Trump Administration Releases Report on Surprise Billing | Citizens Against Government Waste

Trump Administration Releases Report on Surprise Billing

The WasteWatcher

The Department of Health and Human Service (HHS) has released its 25-page “HHS Secretary’s Report on: Addressing Surprise Medical Billing,” which was required under Executive Order 13877.  The July 29, 2020 report tells Congress to get something done on the issue but does not determine or recommend what kind of legislation should be passed.  

One of the leading issues being addressed in Congress just prior to being besieged by the coronavirus was surprise billing, sometimes called balance billing.  A surprise bill occurs when a patient has a medical procedure at his or her insurer’s in-network facility, like an emergency room visit or for an inpatient planned procedure, and weeks later receive a bill from an out-of-network provider that can sometimes cost thousands of dollars.

Resolving surprise billing has bipartisan support, but there are at least two solutions being offered in Congress, which has led to an impasse to date in moving anything to a vote on the floor of the House or Senate.  Sponsors of legislation that would use one or both of these solutions to surprise medical billing jumped on the HHS report by issuing a joint press release on July 29, suggesting that they viewed the report as supporting their bills.  They claimed that they had “agreed on a transparent, market-based solution that will lower patients’ premiums and will not interfere with strong protections states already have in place.”  They also said their legislation was fair would “protect patients” and is “fair to providers and insurers.”

One proposed solution described in the press release is rate-setting, which would have the government set a rate based on the average price, or a benchmark, for a service in the local geographical area.  Citizens Against Government Waste (CAGW) argues this is a price control that will lead to shortages.  This solution would be particularly harmful in areas where healthcare professionals are already scarce and makes even less sense to enact now during the pandemic.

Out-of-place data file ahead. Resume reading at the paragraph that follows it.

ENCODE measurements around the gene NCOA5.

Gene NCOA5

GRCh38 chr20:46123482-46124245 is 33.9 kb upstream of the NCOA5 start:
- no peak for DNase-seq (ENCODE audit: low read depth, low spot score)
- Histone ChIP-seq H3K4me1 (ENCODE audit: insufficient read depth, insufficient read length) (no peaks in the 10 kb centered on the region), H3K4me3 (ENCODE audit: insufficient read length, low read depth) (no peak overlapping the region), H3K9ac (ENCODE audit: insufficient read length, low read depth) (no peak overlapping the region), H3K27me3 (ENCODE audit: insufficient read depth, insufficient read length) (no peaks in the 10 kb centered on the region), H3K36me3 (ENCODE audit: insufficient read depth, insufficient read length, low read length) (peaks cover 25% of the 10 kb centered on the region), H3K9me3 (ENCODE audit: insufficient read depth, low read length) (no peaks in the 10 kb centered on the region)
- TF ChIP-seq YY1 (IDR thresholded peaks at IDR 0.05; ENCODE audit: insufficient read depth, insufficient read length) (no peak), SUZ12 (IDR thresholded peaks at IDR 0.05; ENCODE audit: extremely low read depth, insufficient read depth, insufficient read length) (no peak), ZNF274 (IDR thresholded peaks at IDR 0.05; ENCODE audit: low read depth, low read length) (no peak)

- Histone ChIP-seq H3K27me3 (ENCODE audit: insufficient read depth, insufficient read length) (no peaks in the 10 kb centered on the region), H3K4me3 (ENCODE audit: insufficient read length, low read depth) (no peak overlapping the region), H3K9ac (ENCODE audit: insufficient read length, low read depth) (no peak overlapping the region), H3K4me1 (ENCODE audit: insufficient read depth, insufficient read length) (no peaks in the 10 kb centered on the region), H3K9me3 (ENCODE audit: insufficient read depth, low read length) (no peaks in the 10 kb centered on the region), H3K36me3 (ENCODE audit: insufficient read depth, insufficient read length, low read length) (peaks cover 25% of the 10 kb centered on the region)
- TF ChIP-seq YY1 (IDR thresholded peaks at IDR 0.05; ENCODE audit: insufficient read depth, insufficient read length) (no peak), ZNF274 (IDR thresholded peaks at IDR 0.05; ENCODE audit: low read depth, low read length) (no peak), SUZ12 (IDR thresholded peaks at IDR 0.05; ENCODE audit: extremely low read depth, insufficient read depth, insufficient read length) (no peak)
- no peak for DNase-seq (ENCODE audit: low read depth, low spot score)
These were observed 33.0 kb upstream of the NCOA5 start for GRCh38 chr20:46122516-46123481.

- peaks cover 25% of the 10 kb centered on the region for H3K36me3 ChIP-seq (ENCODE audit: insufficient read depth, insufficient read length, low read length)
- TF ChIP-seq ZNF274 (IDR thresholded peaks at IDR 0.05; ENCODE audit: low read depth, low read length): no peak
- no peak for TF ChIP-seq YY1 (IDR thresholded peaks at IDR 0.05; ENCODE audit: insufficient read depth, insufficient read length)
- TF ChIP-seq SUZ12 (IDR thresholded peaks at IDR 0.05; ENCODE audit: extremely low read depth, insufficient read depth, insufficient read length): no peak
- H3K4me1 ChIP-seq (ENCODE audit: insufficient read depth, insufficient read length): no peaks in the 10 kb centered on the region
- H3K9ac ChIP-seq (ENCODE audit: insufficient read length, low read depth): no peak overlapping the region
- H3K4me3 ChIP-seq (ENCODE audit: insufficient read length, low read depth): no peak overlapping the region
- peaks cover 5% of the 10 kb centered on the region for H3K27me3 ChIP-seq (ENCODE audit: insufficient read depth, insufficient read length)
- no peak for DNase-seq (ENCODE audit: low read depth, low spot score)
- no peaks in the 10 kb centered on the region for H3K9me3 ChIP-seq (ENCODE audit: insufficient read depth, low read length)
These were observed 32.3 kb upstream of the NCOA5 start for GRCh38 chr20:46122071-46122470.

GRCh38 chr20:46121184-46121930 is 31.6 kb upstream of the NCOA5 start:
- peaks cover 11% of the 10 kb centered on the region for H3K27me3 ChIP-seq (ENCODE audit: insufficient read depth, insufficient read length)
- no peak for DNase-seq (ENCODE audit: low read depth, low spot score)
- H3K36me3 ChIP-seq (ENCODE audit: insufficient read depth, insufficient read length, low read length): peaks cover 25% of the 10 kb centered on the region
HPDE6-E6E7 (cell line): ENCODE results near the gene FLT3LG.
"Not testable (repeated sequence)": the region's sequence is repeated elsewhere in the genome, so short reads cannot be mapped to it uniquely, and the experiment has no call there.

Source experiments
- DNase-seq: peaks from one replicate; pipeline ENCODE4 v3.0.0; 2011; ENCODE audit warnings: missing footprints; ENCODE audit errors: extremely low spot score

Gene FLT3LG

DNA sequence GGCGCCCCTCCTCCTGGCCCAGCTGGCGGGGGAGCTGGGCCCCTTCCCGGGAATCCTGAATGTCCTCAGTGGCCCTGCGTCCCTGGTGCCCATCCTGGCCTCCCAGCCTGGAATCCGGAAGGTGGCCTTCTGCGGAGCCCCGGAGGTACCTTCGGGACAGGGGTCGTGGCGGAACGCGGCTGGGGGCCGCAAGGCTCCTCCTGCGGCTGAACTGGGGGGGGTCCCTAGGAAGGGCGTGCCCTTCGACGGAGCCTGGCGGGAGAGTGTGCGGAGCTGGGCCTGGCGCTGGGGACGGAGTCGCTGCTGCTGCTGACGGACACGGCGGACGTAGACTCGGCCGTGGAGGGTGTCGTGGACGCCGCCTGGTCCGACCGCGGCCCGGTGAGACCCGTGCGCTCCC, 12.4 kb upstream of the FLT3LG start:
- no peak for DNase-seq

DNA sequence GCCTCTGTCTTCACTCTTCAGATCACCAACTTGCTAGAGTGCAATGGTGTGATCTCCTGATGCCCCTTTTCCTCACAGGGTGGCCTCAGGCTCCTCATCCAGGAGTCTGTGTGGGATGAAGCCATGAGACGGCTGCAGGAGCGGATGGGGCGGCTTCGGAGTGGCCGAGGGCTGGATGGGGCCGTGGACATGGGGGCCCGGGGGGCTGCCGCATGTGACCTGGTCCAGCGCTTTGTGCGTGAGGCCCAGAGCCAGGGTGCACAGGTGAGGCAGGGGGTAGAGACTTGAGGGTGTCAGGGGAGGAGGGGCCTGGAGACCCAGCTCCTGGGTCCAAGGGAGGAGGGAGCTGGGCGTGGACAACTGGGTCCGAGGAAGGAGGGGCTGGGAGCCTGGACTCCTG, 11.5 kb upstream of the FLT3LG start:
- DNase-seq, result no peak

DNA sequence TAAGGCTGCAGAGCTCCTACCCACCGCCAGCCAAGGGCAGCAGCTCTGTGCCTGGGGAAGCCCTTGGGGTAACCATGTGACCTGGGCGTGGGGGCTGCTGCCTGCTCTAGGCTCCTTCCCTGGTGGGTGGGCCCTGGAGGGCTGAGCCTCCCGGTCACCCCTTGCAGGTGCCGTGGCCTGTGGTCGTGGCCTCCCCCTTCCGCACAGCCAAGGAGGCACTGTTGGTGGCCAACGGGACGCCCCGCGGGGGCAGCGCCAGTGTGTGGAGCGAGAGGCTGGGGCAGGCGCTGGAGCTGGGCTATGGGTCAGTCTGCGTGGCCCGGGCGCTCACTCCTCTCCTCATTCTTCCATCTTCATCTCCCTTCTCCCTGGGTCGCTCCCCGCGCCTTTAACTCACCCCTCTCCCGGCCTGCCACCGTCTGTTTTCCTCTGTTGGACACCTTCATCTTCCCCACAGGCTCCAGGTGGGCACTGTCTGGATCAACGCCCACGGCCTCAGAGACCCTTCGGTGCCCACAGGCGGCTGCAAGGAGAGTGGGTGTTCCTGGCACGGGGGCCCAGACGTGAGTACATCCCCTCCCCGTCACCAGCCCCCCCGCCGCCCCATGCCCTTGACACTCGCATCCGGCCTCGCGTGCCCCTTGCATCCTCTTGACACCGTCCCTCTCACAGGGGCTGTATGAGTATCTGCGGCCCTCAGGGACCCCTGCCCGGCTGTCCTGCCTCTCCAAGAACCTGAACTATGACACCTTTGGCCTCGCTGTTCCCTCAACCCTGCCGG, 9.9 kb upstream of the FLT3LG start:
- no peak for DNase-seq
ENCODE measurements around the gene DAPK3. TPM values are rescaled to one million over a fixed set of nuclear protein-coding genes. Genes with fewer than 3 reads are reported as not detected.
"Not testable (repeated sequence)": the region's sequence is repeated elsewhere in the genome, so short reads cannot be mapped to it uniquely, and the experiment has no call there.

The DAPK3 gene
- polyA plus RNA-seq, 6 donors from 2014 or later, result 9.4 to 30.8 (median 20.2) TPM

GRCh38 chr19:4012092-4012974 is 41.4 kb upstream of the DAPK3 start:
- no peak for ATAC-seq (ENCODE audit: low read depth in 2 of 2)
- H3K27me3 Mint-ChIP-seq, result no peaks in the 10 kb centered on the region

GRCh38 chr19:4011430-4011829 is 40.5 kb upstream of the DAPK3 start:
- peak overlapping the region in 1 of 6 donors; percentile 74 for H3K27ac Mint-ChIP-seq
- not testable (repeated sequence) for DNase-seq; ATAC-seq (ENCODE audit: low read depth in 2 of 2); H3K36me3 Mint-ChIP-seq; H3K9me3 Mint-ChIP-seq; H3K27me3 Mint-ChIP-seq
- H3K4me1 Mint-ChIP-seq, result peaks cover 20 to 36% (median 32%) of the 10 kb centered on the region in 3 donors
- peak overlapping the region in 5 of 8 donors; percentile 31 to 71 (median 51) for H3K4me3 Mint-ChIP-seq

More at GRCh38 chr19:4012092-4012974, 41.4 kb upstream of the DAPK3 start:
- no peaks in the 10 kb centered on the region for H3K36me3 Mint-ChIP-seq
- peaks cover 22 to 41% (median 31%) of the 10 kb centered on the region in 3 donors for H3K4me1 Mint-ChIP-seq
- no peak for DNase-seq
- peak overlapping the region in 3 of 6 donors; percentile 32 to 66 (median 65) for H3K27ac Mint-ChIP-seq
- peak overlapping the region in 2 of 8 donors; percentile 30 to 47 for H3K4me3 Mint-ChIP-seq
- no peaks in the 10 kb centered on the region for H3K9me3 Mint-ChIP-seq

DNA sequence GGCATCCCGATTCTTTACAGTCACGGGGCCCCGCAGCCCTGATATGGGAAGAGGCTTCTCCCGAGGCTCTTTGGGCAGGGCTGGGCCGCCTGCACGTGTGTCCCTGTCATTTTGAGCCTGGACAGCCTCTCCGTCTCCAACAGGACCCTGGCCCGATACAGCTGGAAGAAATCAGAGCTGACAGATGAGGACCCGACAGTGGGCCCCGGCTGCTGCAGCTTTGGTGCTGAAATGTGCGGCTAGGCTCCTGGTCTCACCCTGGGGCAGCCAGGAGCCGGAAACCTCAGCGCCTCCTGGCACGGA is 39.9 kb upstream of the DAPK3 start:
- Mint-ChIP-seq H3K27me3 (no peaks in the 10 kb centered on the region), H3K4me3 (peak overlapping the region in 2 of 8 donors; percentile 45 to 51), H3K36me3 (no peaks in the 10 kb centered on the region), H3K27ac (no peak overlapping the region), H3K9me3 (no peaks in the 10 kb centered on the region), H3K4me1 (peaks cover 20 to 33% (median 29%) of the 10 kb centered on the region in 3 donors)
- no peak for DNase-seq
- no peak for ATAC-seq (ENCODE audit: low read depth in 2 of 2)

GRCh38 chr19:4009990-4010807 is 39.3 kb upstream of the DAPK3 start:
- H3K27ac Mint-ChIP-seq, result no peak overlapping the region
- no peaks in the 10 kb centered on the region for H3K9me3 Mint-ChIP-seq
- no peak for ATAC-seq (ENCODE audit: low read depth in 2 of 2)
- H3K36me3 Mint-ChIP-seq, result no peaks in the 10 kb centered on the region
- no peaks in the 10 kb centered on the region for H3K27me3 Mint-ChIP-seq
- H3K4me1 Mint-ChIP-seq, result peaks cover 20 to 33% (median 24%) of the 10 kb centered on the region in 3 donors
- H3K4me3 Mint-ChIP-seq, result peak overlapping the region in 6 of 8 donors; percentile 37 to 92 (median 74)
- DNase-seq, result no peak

The other proposal is independent dispute resolution (IDR) or arbitration.  This would require the insurer and the healthcare provider to make an offer on an appropriate payment and an arbitrator would decide which one is reasonable.  But CAGW contends the arbitrator will look at the average rates in the area to help decide, which is simply a price control delayed.

Generally, rate-setting is favored by insurers and IDR is favored by hospitals, physicians, and other healthcare professionals.  The HHS report provides information on where and when this type of billing occurs.  After examining data from large insurers, HHS found that nationally 18 percent of emergency visits and 16 percent of hospital in-patient stays resulted in a surprise bill from an out-of-network provider.  These results will vary by state.  For example, for emergency care, Texas has the highest emergency surprise billing rate at 38 percent, while the lowest was in Minnesota at 3 percent.

For scheduled in-network inpatient procedures nationwide, according to 2017 large employer data, 16 percent of in-network admissions resulted in at least one out-of-network charge.  Here too, the rate varies by state, with New York having the highest at 33 percent, followed by Texas at 27 percent, and Florida at 24 percent.  The lowest are Minnesota, Nebraska, and South Dakota with 2 percent.

The HHS report notes that out-of-network billing increases when hospitals rely on third-party staffing to fill personnel needs.  They are most often used to staff emergency rooms, and provide special services like anesthesiology, gastroenterology, urology, and orthopedics.

The report provides interesting background information on the various regulations and temporary provisions implemented for the pandemic, EOs that have been applied by the Trump administration, congressional activity on addressing surprise billing, and data.  The report asks Congress to “enact legislation to protect patients from surprise bills” but it provides no decision on which course to take, rate-setting, IDR, or any other idea.